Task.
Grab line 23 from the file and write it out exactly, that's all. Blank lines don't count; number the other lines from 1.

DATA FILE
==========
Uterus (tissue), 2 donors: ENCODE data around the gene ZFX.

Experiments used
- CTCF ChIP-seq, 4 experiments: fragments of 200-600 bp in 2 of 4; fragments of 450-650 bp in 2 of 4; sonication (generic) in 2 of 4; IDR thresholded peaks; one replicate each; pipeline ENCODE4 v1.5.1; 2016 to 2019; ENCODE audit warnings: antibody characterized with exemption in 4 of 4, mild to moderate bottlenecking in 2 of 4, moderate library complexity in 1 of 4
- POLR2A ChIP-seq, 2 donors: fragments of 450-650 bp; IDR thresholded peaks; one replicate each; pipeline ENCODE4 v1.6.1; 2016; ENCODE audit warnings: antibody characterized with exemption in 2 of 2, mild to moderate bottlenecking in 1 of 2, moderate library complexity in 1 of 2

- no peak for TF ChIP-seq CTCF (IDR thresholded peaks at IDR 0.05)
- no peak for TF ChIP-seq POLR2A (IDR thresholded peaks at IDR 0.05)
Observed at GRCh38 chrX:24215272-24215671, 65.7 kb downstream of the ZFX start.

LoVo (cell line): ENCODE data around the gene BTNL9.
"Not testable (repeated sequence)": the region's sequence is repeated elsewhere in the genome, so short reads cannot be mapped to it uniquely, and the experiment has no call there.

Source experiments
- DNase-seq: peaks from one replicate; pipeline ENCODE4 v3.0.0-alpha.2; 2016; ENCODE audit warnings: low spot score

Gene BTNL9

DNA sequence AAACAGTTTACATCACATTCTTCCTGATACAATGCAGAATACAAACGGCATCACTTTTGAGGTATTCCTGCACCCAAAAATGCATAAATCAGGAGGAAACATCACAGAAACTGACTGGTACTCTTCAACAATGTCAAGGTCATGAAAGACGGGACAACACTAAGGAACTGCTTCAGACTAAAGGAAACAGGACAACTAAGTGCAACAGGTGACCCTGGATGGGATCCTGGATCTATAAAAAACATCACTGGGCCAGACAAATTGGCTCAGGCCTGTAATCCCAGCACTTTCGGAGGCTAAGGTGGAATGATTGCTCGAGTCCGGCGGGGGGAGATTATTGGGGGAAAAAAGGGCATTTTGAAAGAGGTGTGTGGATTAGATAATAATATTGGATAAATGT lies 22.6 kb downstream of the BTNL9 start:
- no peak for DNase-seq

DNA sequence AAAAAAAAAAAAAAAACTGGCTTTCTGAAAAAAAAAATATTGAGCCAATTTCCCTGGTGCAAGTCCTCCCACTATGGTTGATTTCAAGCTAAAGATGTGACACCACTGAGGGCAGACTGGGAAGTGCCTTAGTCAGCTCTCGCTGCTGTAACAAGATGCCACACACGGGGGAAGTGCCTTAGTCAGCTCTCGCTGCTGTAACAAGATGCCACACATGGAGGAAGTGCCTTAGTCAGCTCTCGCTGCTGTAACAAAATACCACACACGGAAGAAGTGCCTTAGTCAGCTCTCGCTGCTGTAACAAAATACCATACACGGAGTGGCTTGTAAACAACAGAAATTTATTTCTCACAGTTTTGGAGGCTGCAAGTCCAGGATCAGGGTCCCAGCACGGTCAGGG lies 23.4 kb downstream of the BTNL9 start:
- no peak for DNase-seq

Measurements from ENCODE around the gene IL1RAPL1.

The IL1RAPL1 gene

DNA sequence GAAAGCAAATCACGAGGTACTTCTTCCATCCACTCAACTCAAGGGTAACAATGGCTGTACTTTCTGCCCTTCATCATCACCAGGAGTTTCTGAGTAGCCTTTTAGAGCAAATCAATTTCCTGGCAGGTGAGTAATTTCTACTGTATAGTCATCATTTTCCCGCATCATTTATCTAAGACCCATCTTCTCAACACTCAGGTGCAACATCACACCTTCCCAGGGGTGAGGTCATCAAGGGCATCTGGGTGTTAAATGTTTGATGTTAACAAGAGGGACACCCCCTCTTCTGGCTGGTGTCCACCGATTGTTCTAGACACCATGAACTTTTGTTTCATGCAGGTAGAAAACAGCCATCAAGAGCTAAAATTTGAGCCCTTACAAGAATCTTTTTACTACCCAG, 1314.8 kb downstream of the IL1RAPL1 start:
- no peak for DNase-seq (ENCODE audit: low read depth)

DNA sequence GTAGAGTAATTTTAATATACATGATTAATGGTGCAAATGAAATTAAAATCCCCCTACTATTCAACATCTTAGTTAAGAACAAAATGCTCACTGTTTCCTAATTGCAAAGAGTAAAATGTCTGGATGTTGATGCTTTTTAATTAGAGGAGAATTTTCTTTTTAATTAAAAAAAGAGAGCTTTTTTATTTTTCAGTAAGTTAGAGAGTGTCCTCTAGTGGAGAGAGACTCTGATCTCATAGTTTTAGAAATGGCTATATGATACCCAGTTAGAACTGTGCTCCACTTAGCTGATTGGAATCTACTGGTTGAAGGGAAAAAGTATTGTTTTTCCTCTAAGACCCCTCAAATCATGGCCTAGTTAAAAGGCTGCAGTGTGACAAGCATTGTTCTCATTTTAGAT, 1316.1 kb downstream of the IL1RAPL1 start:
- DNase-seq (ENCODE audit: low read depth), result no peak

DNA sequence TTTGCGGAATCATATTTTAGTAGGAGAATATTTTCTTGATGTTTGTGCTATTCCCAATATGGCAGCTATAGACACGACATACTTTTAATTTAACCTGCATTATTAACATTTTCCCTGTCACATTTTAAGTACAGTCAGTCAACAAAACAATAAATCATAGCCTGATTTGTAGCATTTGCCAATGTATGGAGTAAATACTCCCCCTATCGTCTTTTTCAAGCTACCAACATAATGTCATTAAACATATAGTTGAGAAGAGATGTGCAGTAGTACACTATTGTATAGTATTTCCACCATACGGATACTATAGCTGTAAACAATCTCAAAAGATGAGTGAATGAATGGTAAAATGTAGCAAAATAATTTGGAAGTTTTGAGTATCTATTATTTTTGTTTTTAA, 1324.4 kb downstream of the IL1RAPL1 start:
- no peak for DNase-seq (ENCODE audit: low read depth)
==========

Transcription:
DNA sequence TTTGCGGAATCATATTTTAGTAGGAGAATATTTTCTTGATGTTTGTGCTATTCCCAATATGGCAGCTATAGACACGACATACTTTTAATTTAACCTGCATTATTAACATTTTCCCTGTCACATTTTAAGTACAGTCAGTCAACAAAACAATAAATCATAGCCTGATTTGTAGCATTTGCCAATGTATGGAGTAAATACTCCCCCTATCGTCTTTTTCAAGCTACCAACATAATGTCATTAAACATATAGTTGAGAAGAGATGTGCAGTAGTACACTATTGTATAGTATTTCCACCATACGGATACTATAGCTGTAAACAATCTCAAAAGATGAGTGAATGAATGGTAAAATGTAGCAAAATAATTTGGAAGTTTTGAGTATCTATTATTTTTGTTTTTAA, 1324.4 kb downstream of the IL1RAPL1 start: